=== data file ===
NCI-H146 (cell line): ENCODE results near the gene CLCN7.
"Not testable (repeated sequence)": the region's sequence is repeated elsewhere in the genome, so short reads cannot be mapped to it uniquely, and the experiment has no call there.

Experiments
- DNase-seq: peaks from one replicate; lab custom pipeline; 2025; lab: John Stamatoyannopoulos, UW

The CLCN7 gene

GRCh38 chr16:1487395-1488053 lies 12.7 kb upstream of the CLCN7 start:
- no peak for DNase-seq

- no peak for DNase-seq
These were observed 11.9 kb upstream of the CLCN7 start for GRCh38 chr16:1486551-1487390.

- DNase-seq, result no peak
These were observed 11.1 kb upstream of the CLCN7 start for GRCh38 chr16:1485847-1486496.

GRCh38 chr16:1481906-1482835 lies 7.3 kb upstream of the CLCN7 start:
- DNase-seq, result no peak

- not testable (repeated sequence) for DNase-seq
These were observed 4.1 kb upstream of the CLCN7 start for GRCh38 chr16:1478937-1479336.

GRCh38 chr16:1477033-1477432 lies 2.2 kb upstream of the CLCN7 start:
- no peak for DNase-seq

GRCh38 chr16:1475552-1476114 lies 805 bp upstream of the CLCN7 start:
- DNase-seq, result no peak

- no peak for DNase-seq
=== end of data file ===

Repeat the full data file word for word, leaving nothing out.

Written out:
NCI-H146 (cell line): ENCODE results near the gene CLCN7.
"Not testable (repeated sequence)": the region's sequence is repeated elsewhere in the genome, so short reads cannot be mapped to it uniquely, and the experiment has no call there.

Experiments
- DNase-seq: peaks from one replicate; lab custom pipeline; 2025; lab: John Stamatoyannopoulos, UW

The CLCN7 gene

GRCh38 chr16:1487395-1488053 lies 12.7 kb upstream of the CLCN7 start:
- no peak for DNase-seq

- no peak for DNase-seq
These were observed 11.9 kb upstream of the CLCN7 start for GRCh38 chr16:1486551-1487390.

- DNase-seq, result no peak
These were observed 11.1 kb upstream of the CLCN7 start for GRCh38 chr16:1485847-1486496.

GRCh38 chr16:1481906-1482835 lies 7.3 kb upstream of the CLCN7 start:
- DNase-seq, result no peak

- not testable (repeated sequence) for DNase-seq
These were observed 4.1 kb upstream of the CLCN7 start for GRCh38 chr16:1478937-1479336.

GRCh38 chr16:1477033-1477432 lies 2.2 kb upstream of the CLCN7 start:
- no peak for DNase-seq

GRCh38 chr16:1475552-1476114 lies 805 bp upstream of the CLCN7 start:
- DNase-seq, result no peak

- no peak for DNase-seq